U.S. Scores $4 Billion Windfall on Oil-Reserve Sales
David Uberti, The Wall Street Journal, December 19, 2022
Washington emerges as unlikely winner after releases from Strategic Petroleum Reserve
Volatile energy markets have made 2022 a big year for commodity traders. One of the biggest and perhaps most unlikely winners: The U.S. government.
Emergency releases from the U.S. Strategic Petroleum Reserve are slated to end this month, concluding an unusual attempt to lower gas prices after Russia’s invasion of Ukraine sent oil prices soaring.
Over the release period, Washington sold 180 million barrels of crude at an average of $96.25 apiece, well above the recent market price of $74.29—meaning the U.S., for now, is almost $4 billion ahead.
The price of West Texas Intermediate to be delivered next month is down 40% from its wartime peak, reflecting concerns that China’s pandemic reopening isn’t juicing global demand.
The question is whether the good news will last.
Some market participants criticized the Biden administration’s March decision to authorize the releases, calling it an unprecedented intervention into the market. Now, as the differential between the prices of SPR sale and crude futures widens, some analysts and investors have called on the administration to begin replenishing its stockpiles.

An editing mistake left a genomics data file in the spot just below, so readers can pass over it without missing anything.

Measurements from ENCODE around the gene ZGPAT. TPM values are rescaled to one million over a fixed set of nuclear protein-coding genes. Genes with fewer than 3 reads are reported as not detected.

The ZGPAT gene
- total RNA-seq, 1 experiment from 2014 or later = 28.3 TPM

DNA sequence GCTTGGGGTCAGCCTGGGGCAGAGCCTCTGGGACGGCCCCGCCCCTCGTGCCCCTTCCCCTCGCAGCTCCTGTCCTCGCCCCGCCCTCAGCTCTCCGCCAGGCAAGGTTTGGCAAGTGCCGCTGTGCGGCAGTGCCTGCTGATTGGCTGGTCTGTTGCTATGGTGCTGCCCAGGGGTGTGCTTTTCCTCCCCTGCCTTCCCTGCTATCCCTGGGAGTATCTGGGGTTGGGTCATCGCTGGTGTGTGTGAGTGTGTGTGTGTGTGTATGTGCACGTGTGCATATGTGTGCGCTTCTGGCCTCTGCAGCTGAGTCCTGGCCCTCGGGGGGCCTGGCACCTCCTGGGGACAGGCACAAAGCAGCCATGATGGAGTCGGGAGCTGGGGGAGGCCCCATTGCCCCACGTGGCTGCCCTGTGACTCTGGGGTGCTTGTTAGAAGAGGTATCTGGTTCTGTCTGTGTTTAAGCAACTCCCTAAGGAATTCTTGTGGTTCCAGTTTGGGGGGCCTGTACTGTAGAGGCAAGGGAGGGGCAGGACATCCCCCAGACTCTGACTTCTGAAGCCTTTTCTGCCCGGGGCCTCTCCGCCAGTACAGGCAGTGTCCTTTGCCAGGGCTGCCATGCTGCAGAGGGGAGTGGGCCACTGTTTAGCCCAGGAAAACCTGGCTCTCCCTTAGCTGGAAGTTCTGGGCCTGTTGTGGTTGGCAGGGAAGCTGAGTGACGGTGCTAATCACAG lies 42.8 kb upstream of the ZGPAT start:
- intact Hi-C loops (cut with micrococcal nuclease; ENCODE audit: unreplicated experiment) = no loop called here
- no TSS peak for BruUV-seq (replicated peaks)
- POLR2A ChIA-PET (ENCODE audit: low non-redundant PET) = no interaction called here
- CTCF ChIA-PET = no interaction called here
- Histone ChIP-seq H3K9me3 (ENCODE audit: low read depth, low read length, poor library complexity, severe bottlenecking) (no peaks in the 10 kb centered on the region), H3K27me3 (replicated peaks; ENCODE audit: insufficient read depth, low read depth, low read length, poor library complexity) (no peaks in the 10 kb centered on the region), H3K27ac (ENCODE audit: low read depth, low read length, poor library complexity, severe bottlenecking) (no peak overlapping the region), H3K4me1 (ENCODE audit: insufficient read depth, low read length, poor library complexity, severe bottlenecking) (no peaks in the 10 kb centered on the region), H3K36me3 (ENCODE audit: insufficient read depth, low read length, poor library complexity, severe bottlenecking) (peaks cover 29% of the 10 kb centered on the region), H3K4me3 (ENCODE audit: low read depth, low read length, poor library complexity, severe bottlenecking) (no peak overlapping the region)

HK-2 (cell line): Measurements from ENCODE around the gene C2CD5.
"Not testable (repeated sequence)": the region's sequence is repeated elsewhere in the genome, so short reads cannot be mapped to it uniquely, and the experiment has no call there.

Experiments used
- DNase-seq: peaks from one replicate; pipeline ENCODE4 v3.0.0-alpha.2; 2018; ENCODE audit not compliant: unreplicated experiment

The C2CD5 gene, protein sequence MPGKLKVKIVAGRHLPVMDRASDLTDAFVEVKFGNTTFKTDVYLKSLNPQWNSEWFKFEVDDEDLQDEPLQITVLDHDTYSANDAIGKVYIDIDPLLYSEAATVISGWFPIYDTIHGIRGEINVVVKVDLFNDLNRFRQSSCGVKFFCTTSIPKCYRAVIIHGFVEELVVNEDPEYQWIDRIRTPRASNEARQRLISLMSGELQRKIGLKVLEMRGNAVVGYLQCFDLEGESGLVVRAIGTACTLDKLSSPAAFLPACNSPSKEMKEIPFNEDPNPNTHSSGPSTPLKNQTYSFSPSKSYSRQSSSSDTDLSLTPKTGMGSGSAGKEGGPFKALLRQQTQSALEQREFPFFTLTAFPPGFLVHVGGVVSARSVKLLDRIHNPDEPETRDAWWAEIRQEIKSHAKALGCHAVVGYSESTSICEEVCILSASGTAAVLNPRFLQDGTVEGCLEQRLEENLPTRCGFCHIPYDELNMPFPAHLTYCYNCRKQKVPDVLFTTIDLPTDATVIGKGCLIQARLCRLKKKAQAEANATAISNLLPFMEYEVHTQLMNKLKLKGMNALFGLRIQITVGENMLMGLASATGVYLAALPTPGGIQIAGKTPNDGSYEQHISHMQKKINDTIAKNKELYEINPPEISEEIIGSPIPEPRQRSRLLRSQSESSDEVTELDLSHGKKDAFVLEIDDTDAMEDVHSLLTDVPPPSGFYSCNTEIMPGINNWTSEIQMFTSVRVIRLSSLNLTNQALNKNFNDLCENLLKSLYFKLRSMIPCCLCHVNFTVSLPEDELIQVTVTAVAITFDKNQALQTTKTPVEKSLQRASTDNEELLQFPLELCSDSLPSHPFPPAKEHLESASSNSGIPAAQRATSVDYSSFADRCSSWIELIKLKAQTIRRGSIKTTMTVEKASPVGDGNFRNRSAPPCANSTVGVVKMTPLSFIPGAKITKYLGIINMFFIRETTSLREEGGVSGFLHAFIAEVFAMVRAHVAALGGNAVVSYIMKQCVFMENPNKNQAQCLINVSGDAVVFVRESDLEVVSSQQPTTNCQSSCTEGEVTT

The Energy Department, empowered by October rule changes that give it more flexibility in such purchases, is able to wait for favorable prices as it begins to refill more of the SPR’s skyscraper-sized underground storage caverns, a senior administration official said, adding that the process will likely take months and years. On Friday, the department solicited bids for 3 million barrels from a U.S. supplier starting in February.
“At some point, they will need to start buying irrespective of the market,” said Claudio Galimberti, senior vice president of analysis at the consulting firm Rystad Energy. “You cannot expect the U.S. government to behave like a trader.”
But the administration appears to be in no rush. It has said it believes the SPR’s remaining holdings—about 382 million barrels—leave it well-positioned to weather potential supply shocks. The SPR held about 593 million barrels of oil at the beginning of this year, according to the Energy Department, down from a peak of 727 million barrels in 2009.
Since then, the U.S. has emerged as a major oil exporter.
“There is no need to refill it to previous levels due to the shale revolution,” said Anas Alhajji, a managing partner at Energy Outlook Advisers.
Germany Turns to LNG to Fill Energy Gap